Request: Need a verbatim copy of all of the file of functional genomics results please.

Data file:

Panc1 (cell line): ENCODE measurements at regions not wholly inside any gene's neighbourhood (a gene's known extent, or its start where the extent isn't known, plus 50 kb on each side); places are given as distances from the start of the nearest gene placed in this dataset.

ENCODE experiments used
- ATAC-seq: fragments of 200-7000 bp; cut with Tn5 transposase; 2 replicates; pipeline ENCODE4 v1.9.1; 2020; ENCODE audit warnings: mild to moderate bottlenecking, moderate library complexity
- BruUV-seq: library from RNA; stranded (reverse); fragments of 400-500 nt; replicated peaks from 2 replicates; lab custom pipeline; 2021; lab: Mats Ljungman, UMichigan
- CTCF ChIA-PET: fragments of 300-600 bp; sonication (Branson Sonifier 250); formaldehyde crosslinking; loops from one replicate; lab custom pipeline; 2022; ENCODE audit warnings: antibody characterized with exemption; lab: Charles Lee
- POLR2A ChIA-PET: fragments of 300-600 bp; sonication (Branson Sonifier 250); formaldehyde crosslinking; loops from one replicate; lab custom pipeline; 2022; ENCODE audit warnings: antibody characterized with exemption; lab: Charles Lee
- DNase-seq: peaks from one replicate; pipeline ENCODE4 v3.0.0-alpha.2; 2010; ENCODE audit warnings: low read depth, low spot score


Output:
Panc1 (cell line): ENCODE measurements at regions not wholly inside any gene's neighbourhood (a gene's known extent, or its start where the extent isn't known, plus 50 kb on each side); places are given as distances from the start of the nearest gene placed in this dataset.

ENCODE experiments used
- ATAC-seq: fragments of 200-7000 bp; cut with Tn5 transposase; 2 replicates; pipeline ENCODE4 v1.9.1; 2020; ENCODE audit warnings: mild to moderate bottlenecking, moderate library complexity
- BruUV-seq: library from RNA; stranded (reverse); fragments of 400-500 nt; replicated peaks from 2 replicates; lab custom pipeline; 2021; lab: Mats Ljungman, UMichigan
- CTCF ChIA-PET: fragments of 300-600 bp; sonication (Branson Sonifier 250); formaldehyde crosslinking; loops from one replicate; lab custom pipeline; 2022; ENCODE audit warnings: antibody characterized with exemption; lab: Charles Lee
- POLR2A ChIA-PET: fragments of 300-600 bp; sonication (Branson Sonifier 250); formaldehyde crosslinking; loops from one replicate; lab custom pipeline; 2022; ENCODE audit warnings: antibody characterized with exemption; lab: Charles Lee
- DNase-seq: peaks from one replicate; pipeline ENCODE4 v3.0.0-alpha.2; 2010; ENCODE audit warnings: low read depth, low spot score